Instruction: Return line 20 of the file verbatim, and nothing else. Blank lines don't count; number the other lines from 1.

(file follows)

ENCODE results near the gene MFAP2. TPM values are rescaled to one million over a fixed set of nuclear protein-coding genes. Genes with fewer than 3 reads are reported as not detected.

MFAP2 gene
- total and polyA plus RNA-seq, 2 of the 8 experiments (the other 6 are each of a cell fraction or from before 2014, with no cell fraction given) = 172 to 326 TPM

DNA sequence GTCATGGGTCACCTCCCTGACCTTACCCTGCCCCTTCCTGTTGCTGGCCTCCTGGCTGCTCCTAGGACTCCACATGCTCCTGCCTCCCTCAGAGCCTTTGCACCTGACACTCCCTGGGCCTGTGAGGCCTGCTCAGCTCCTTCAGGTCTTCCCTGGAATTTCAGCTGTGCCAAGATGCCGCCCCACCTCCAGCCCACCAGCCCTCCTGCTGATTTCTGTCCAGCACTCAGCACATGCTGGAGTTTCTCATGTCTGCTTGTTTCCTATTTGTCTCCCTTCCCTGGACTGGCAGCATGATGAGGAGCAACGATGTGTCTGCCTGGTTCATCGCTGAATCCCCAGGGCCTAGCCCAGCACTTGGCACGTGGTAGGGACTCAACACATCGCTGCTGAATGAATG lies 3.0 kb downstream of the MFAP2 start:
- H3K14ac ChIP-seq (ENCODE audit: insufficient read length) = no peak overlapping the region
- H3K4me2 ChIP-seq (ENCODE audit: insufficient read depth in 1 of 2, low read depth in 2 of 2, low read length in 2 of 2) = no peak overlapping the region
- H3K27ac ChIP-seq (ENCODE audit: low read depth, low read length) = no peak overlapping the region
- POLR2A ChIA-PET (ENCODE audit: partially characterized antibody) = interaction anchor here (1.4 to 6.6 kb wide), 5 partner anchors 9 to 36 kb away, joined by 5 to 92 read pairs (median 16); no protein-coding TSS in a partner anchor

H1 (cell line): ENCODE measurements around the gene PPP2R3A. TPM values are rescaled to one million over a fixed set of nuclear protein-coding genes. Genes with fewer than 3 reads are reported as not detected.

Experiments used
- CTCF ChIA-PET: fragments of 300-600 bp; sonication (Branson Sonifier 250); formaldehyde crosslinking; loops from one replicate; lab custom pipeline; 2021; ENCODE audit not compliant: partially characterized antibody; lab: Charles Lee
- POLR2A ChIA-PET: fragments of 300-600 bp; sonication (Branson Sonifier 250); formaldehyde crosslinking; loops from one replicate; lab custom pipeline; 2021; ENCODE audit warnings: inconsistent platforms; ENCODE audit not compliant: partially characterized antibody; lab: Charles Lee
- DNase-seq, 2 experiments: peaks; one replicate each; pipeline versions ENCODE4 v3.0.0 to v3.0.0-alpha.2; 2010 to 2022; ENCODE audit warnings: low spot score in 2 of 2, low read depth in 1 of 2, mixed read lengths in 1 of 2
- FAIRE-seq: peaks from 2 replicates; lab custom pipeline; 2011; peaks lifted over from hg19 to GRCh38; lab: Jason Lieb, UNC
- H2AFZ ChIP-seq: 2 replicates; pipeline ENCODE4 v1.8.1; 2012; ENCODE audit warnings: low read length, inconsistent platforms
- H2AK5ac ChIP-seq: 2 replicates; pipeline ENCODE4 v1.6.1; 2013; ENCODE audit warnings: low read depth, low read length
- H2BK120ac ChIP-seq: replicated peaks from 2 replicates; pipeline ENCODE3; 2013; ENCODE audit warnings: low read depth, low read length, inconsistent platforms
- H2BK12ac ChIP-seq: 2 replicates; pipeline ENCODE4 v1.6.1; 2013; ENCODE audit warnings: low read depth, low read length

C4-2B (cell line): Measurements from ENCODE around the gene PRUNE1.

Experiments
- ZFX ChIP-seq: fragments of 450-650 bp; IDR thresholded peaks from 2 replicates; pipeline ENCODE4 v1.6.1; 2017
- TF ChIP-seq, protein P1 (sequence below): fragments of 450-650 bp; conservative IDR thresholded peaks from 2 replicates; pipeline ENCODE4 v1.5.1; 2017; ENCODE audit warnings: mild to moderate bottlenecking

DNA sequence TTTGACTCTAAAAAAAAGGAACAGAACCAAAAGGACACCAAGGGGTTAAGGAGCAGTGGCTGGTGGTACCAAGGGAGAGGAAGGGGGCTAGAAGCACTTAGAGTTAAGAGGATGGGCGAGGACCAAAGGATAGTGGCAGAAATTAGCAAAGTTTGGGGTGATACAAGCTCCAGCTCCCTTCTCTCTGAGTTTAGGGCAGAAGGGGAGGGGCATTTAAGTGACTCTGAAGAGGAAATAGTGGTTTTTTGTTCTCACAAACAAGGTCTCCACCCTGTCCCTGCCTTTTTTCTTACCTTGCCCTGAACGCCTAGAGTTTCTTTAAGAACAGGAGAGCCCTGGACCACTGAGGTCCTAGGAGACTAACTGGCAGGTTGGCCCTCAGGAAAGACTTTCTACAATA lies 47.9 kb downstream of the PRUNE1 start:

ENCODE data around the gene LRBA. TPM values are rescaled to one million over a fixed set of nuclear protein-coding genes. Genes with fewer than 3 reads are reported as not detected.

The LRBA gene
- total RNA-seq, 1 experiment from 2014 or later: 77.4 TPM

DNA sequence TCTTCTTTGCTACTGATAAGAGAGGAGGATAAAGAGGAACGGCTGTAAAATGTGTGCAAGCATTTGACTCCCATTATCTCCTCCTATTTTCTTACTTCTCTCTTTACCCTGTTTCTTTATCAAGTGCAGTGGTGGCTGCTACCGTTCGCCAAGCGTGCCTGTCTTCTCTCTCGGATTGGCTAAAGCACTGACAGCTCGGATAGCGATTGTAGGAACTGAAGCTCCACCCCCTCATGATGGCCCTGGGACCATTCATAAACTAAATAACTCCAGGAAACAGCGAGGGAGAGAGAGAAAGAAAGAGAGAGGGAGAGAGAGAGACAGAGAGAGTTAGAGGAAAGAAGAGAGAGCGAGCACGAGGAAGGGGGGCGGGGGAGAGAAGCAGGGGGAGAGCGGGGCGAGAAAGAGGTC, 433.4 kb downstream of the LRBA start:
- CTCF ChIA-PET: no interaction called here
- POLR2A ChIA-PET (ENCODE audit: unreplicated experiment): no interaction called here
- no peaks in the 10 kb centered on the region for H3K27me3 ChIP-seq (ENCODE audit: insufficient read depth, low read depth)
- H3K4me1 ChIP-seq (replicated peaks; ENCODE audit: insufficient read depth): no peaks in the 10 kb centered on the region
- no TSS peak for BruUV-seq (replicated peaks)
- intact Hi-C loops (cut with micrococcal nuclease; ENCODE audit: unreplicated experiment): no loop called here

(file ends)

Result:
Experiments